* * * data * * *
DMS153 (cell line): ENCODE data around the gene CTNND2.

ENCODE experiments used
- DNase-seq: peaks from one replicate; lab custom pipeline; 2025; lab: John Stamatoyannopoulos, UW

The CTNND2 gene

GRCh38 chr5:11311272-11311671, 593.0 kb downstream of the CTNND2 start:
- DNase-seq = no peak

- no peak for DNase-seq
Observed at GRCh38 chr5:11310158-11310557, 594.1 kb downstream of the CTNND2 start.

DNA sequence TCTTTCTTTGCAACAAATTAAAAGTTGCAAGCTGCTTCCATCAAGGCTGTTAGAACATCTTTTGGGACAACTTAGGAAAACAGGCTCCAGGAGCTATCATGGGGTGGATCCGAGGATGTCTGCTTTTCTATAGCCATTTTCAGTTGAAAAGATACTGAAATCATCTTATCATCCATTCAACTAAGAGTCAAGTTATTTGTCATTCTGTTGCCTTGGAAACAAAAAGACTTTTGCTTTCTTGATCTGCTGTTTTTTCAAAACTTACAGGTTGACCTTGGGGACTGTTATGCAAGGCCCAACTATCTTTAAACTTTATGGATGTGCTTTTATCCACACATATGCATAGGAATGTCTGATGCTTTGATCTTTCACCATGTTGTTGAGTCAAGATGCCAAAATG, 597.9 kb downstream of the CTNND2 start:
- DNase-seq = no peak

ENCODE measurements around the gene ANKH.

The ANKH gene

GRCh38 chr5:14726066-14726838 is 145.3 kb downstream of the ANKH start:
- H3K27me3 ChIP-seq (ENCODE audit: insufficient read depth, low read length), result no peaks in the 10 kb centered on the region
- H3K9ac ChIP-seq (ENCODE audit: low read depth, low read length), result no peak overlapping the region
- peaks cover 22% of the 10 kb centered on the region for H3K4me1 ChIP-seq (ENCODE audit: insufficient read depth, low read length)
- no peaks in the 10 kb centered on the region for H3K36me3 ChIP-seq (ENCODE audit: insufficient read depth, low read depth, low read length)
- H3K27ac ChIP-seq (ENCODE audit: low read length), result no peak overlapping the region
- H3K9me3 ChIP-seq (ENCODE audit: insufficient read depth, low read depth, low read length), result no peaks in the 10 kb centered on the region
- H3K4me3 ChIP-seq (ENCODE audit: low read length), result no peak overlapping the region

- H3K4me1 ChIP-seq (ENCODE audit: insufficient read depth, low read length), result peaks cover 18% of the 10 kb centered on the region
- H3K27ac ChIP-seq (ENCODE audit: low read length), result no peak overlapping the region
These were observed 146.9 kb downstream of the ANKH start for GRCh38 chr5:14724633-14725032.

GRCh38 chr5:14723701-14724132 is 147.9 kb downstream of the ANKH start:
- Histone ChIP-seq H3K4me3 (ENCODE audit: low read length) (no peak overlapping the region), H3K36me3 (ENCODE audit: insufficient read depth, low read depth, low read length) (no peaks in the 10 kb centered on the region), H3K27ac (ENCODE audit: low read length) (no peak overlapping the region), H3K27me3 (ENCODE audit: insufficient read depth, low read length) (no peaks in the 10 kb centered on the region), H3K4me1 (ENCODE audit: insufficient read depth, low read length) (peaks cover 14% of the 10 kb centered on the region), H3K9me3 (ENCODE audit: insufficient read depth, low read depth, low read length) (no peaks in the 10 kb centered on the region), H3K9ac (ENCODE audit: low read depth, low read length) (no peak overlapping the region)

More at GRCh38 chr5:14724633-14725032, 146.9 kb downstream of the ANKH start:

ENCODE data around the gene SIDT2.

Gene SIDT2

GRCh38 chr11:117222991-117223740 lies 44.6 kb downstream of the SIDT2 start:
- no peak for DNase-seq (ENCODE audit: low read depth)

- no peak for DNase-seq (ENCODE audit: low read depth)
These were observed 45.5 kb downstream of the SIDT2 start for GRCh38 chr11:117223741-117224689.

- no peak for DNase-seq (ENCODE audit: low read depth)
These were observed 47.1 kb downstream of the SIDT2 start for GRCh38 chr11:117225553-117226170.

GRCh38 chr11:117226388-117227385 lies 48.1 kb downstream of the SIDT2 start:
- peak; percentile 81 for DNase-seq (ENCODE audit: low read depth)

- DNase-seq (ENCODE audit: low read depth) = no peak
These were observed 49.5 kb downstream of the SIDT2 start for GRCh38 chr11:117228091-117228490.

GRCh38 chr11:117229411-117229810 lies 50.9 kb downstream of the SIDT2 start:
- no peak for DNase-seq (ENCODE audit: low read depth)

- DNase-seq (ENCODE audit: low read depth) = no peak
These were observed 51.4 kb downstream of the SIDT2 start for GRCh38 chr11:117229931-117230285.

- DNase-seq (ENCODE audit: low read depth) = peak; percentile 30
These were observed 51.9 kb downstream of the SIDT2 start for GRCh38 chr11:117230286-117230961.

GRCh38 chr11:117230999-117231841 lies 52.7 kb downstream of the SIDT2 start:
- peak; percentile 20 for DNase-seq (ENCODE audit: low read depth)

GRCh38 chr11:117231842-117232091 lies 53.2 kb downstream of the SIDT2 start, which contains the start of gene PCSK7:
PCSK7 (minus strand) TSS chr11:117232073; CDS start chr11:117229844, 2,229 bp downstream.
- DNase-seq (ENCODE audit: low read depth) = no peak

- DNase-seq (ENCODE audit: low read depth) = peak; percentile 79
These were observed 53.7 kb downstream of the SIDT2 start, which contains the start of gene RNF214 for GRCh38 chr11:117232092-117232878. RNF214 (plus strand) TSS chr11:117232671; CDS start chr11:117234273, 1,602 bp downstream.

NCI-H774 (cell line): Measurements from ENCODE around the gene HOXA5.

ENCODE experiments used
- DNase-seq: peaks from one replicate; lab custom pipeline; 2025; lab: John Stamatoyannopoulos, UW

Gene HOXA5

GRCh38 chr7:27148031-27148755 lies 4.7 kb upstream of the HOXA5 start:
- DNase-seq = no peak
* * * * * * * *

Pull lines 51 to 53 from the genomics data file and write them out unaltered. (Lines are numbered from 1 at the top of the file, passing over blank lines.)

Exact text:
These were observed 53.7 kb downstream of the SIDT2 start, which contains the start of gene RNF214 for GRCh38 chr11:117232092-117232878. RNF214 (plus strand) TSS chr11:117232671; CDS start chr11:117234273, 1,602 bp downstream.

NCI-H774 (cell line): Measurements from ENCODE around the gene HOXA5.

ENCODE experiments used